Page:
Junction to Case Temperature ΘJc
The junction to case thermal resistance
parameter, qJC, is defined as
the ratio of the difference in temperature from the die junction to
the case and the power dissipated by the die. qJC
is expressed in units of °C/W.
qJC is not dependant on the case to the ambient thermal resistance as is the qJA parameter. qJC is a better indicator of thermal resistance when the package is to be thermally sinked to other components in the assembly.
qJC is listed in the data sheet for different packages. It is useful for evaluating which package is least likely to overheat and to determine what the die temperature is when the case temperature and power dissipation are known.
The following equation more fully defines the math of heat dissipation.
TA(C°)=Temperature of Ambient Air
TJ(C°)=Temperature of Semiconductor Junction
PD(W)=Power Disipated in Semiconductor
qJC(°C/W)=Thermal Resistance (Junction to Case)
qCH(°C/W)=Thermal Resistance (Case to Heat Sink)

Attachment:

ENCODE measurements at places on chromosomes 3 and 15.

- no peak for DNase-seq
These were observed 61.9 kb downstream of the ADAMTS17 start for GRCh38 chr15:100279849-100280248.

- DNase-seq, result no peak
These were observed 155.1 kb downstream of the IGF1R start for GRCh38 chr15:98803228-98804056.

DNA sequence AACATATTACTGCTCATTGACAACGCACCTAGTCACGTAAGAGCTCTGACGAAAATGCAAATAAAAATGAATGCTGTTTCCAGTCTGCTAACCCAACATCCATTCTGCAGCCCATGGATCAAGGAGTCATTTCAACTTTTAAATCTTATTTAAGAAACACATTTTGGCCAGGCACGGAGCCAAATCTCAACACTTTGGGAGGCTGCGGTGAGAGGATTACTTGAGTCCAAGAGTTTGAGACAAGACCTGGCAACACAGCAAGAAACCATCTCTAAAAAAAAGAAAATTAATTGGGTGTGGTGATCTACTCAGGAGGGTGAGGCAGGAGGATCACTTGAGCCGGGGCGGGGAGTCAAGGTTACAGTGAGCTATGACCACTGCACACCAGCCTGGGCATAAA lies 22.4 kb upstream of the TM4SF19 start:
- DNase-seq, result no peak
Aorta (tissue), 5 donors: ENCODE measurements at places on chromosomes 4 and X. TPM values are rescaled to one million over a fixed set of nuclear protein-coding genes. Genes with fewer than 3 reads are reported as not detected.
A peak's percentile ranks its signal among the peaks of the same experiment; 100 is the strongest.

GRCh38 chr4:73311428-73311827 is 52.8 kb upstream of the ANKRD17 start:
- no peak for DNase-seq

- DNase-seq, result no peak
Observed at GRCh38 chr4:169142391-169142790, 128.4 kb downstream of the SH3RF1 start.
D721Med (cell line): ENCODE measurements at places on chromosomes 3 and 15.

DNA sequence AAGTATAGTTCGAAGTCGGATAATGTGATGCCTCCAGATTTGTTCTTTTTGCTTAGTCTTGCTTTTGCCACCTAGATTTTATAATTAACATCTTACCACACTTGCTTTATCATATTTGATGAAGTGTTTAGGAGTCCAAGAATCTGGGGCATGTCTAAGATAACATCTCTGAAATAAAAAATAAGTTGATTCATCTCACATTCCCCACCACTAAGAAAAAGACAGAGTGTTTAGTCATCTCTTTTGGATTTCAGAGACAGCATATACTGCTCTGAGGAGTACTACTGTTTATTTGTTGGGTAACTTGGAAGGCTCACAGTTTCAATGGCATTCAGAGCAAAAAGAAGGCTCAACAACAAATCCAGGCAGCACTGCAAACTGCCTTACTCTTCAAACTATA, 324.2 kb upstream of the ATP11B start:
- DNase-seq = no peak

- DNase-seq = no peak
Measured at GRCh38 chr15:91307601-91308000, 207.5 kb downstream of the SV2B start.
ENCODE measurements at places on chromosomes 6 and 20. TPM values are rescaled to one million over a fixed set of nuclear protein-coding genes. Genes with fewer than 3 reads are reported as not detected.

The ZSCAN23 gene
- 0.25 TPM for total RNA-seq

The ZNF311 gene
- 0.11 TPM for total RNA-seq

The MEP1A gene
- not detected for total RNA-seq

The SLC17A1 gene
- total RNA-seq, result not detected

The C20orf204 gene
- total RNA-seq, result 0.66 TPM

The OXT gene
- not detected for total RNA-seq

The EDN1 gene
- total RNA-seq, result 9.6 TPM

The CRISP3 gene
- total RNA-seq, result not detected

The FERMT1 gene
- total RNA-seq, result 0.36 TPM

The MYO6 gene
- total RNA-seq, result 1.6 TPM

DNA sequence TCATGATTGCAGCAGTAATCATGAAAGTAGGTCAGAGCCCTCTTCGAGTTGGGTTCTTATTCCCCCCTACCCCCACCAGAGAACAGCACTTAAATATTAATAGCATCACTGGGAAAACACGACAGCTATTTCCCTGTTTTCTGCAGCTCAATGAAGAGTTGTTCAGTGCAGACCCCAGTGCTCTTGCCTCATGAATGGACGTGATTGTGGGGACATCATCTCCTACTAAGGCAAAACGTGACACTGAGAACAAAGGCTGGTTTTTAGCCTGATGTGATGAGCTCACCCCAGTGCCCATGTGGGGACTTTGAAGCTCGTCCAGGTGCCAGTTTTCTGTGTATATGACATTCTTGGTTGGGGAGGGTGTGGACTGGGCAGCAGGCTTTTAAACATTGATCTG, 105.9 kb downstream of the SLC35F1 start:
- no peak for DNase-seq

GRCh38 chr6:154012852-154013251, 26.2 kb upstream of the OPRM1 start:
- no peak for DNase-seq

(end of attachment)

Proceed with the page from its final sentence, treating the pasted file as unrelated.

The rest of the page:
qHA(°C/W)=Thermal Resistance (Seat Sink to Ambient Air)
qJA(°C/W)=Thermal Resistance (Junction to Ambient Air)
The design of a heat sink is based on empirical measurements made
by the heat sink manufacturer, and empirical measurements made
within the enclosure of the final system. The actual math is
straightforward. It looks like a simple electrical circuit. Take
temperature to be the equivalent of voltage, thermal resistance is
now just a simple resistor and the power is considered the same as
current. Now this looks like a linear circuit, and in fact the
resistances add linearly.
The figure and chart above compares the performance of two different heat sinks, each at two different power levels. A place to start is at ground or at the ambient temperature. Since the temperature within an enclosure or in some environmental areas can range widely, the expected maximum temperature should be used for TA.
The power is multiplied by the heat sink thermal resistance and added to the ambient temperature to find the temperature at the interface between the heat sink and the case. Each step is the same as this one, finding the temperature at the next point.
Now, the power has to pass through the mounting resistance of either 0.1 or 0.5°C/W. The 10W dissipation can either result in 37°C junction temperature or 158°C junction temperature. This points out the advantage of using a highly-efficient heat sink to get the heat out of the device and into the air.
Installing a fan on the heat sink will significantly increase its effectiveness. For example, nearly all PCs use a fan attached to the processor's heat sink for this reason.